And the connection, such as it is, isn't even as robust as that on my left side, where it's, erm, tenuous at best. But I'm quite satisfied.

For comparison, here's a shot from May '08- less robust facial hair, clearly. Gratuitous chest hair shot! That's been filling in, too, though not as much.
Then we go back another 6 months, to December '07. Again you can see how my moustache didn't connect at all, and whoa, you can really see how '08 has been the year of the hairy chest.
And finally, a shot from July of 2007, which appears to have been my first full scale effort to "grow out my beard." I didn't bother with the moustache, patchy as it was, and you can see that the beard itself was very much confined to my jawline.

Aww, in that last picture I was wearing my RUNT: Stick up for the little guy! shirt. RUNT was a party at a bar for short guys and their friends and admirers- I think it ran for much of 2006. At any rate, a bunch of us who used to frequent the Transmasculine Support Group at the LGBT Center in NYC used to frequently head over to RUNT after 'Group,' as we called it. Most of us were pretty short, so we fit right in!

Wednesday, October 15, 2008

let me get this straight.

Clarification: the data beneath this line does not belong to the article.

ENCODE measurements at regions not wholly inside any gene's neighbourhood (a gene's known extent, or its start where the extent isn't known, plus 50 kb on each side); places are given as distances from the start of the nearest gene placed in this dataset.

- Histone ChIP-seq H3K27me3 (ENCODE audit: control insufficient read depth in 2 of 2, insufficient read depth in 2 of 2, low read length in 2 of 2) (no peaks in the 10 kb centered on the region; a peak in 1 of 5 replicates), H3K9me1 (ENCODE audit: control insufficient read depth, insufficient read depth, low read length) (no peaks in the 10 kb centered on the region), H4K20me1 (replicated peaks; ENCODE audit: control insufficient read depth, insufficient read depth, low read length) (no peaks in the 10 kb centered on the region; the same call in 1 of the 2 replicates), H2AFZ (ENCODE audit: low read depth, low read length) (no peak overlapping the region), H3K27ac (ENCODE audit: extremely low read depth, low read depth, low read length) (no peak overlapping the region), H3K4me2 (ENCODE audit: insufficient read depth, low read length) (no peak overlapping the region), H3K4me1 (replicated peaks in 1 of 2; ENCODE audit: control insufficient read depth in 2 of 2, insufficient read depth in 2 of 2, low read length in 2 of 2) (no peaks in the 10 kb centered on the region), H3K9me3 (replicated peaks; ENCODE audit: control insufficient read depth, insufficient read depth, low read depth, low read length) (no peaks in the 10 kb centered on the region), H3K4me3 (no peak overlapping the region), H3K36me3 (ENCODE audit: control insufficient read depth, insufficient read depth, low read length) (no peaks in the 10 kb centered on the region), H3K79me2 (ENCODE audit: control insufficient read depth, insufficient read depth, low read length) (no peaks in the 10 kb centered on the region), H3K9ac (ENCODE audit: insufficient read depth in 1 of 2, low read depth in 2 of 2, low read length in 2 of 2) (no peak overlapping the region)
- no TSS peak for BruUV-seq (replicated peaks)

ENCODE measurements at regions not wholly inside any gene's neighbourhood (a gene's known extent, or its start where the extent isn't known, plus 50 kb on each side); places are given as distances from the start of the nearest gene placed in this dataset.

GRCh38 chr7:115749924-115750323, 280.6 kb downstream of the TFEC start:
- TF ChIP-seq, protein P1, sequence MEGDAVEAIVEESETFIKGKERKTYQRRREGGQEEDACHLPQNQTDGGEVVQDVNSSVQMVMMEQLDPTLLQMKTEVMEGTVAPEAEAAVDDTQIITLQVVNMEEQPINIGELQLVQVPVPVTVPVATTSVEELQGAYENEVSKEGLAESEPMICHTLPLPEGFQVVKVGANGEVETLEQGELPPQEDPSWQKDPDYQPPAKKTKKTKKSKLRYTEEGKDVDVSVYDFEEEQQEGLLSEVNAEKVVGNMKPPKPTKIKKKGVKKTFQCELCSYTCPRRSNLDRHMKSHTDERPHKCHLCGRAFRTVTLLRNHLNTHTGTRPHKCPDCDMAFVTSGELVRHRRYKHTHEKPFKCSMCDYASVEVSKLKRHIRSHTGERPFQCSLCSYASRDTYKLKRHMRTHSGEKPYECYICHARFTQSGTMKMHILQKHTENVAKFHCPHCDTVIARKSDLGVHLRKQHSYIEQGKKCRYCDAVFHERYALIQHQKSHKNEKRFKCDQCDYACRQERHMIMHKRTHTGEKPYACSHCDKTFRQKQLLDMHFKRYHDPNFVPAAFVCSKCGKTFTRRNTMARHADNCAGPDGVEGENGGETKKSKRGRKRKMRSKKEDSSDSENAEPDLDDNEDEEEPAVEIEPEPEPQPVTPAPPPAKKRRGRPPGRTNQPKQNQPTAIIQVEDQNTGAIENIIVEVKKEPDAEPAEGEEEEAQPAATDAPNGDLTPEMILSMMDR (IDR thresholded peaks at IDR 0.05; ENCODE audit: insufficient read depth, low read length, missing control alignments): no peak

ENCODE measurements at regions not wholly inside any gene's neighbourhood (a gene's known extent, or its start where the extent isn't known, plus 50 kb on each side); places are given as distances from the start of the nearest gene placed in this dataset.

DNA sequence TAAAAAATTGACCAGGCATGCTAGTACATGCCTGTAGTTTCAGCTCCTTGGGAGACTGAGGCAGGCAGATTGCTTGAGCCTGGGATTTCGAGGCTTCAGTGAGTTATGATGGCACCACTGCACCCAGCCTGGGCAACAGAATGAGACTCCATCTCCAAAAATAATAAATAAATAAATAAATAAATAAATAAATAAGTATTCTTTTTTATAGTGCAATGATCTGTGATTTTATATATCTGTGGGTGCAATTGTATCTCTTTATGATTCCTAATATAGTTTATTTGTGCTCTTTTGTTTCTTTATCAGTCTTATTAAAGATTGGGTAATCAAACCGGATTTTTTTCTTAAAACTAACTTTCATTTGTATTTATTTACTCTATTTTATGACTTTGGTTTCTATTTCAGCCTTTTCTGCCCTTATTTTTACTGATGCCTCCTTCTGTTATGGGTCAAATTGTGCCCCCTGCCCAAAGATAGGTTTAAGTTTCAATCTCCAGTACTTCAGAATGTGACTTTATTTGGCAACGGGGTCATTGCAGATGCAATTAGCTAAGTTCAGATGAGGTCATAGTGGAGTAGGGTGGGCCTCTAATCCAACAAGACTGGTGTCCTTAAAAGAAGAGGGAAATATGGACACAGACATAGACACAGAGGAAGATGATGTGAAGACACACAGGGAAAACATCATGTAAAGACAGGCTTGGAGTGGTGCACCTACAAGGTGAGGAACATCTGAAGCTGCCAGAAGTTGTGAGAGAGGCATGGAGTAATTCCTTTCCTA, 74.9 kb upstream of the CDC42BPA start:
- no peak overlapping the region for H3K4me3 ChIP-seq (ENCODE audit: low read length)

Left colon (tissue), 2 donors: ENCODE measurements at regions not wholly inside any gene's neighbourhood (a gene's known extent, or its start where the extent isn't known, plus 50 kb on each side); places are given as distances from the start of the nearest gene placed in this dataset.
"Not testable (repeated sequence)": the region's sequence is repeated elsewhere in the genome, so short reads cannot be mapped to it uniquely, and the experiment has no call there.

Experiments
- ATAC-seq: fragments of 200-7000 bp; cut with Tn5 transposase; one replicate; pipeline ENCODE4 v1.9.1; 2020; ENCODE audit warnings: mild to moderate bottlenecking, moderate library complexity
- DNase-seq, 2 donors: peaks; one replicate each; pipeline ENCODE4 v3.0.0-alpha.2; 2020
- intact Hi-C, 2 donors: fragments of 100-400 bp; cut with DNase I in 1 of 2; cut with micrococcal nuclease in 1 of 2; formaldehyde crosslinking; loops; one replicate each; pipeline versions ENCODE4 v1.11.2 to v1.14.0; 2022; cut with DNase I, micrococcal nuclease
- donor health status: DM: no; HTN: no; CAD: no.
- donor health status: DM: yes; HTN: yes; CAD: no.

When I tried to change my name last year, I was denied by the judge because I hadn't provided "proof of a sex change" and I was going from (in his opinion!) a female name to a male name.

It makes me just spitting mad to think about the prejudice I (and many others) have faced when trying to do something as simple as getting a namechange....particularly when I read that this girl has no problems changing her name to "", or I remember that would-be Senator in Idaho who changed his name to "Pro-Life."

So, let's see. "" is a fine, valid legal name. "Eli" is not.

Many, many other trans folks have faced and continue to face this same problem- being pressured to provide "proof" of various and arbitrary medical procedures before being allowed to choose a different name for themselves, and having to jump through hoops and hurdles and obstacles, which they may or may not have had time to pursue. I was fortunate- I had a full-time, well-benefitted job at which I'd accrued personal time that I used in order to make the multiple trips down to the Courthouse during business hours. Eventually, I had contacts at the ACLU that allowed me to get a lawyer to file a brief on my behalf and let me get my name changed. Many other trans people don't have such resources and, more importantly, they shouldn't have to!

I believe CutOut and ProLife have the right to change their names to whatever they want, no matter how far-out their motivation. Because hey, guess what? If you're not trying to avoid debt or commit fraud, you are legally allowed to change your name to whatever you want!

It's just another example of how trans people get systematically discriminated against. No one asks you about the status of your genitals if you try to change your name, regardless if it's Jane Doe or VoteForObama McGee or Sugarplum PezDispenser...unless you're a transsexual! Then they want proof of what's in your pants.